Morocco’s Central Bank threatens to fine cryptocurrency transactions

Morocco’s Foreign Exchange Office and Central Bank have publicly threatened to fine digital currency transactions.

Morocco has joined an emerging list of nations prepared to condemn digital currencies, as its Foreign Exchange Office and Central Bank have now publicly issued a statement on cryptocurrencies and have threatened to fine any transaction made with digital currencies such as Bitcoin

In an official statement, the country’s Foreign Exchange Office elaborated that “Penalties and fines will apply to anyone engaging in transactions with foreign countries that do not go through authorized intermediaries or in foreign currencies not listed by Bank Al-Maghrib”.

Read: New report shows intensification of North Korean assaults on cryptocurrency users, services

The Foreign Exchange Office elaborated that it sees cryptocurrencies as posing “significant risks for their users”, and that digital currencies leverage a “hidden payment system that is not backed by any financial institution.”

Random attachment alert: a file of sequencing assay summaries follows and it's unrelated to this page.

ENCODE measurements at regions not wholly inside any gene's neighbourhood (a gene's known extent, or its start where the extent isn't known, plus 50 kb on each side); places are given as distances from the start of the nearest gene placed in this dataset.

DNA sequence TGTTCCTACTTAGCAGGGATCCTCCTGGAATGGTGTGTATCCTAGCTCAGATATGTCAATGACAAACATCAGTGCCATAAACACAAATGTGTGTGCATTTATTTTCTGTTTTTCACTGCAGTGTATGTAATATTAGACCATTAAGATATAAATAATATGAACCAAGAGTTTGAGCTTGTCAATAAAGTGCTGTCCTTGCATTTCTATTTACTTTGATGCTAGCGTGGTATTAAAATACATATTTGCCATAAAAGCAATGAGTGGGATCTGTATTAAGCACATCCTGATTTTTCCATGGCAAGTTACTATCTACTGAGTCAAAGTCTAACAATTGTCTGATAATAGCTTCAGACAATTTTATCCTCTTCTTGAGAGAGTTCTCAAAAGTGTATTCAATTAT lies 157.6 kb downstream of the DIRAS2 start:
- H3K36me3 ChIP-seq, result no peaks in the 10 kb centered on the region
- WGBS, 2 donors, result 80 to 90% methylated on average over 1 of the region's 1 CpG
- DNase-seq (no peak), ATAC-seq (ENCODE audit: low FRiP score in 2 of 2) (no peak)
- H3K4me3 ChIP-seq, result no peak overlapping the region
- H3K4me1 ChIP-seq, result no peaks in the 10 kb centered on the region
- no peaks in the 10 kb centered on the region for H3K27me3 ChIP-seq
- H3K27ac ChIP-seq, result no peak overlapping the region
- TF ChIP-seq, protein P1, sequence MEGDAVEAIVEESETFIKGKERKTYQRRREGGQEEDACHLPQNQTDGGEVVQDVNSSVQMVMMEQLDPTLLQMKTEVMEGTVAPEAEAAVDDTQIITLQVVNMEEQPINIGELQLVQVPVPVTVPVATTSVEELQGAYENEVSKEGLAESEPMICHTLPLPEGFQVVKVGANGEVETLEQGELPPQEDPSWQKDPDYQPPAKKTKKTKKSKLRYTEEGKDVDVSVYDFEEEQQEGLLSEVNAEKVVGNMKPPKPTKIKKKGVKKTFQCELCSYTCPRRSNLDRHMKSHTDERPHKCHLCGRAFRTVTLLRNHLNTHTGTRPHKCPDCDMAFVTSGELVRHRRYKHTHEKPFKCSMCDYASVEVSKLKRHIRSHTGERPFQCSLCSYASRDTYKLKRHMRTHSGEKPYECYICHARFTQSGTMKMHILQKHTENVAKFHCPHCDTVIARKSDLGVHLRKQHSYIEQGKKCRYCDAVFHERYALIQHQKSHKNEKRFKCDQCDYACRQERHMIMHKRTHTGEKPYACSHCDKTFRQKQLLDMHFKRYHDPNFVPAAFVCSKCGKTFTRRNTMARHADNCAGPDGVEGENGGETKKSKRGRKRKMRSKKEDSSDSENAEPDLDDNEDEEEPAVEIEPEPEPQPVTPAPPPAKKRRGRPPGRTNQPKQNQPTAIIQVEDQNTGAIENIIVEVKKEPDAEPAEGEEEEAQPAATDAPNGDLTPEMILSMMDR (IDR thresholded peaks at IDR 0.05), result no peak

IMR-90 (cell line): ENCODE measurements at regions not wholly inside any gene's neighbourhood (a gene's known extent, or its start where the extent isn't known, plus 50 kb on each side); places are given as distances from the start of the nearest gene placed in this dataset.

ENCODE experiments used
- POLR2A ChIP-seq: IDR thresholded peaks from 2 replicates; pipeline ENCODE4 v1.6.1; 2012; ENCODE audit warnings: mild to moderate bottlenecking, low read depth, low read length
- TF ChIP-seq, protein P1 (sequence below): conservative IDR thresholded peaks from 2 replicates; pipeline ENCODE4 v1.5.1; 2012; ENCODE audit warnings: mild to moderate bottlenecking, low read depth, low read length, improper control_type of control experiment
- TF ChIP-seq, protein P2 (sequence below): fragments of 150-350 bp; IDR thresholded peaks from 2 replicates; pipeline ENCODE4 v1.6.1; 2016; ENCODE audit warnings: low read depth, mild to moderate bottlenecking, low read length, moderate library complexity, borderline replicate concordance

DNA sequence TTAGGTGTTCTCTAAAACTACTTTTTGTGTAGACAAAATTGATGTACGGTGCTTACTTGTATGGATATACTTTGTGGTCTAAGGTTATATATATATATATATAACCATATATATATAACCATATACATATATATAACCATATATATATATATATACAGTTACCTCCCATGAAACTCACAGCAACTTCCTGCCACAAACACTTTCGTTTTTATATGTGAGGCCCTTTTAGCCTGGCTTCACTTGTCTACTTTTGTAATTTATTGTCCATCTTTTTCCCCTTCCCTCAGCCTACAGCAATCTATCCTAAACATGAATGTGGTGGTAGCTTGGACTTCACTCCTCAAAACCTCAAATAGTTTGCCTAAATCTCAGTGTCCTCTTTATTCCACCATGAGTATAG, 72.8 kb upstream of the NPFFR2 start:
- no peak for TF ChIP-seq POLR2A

The Office has cited that cryptocurrency transactions constitute an “infringement of the exchange regulations” and would be punishable by penalties promulgated in current legislation.

The announcement comes days after digital services company MTDS announced that it would accept Bitcoin as payment for the very first time in the kingdom.

The Foreign Exchange Office offered, however, that it – in partnership with Bank Al-Maghrib and the Professional Group of Morocco’s Banks- has taken an interest in the evolution of digital currencies within the country.

The news has sees Morocco join a growing number of countries prepared to issue regulation on the use of digital currencies. Russian President Vladimir Putin has indicated that his government will regulate cryptocurrencies in favour of developing a CryptoRuble, while China recently issued sweeping bans on ICOs and Bitcoin exchanges operating within its borders.

Other nations, however, have embraced digital currencies; Taiwan recently opened its proverbial doors to both cryptocurrencies and ICOs, while Japan now houses an emerging number of Bitcoin exchanges.

Read: The International Monetary Fund may develop its own cryptocurrency

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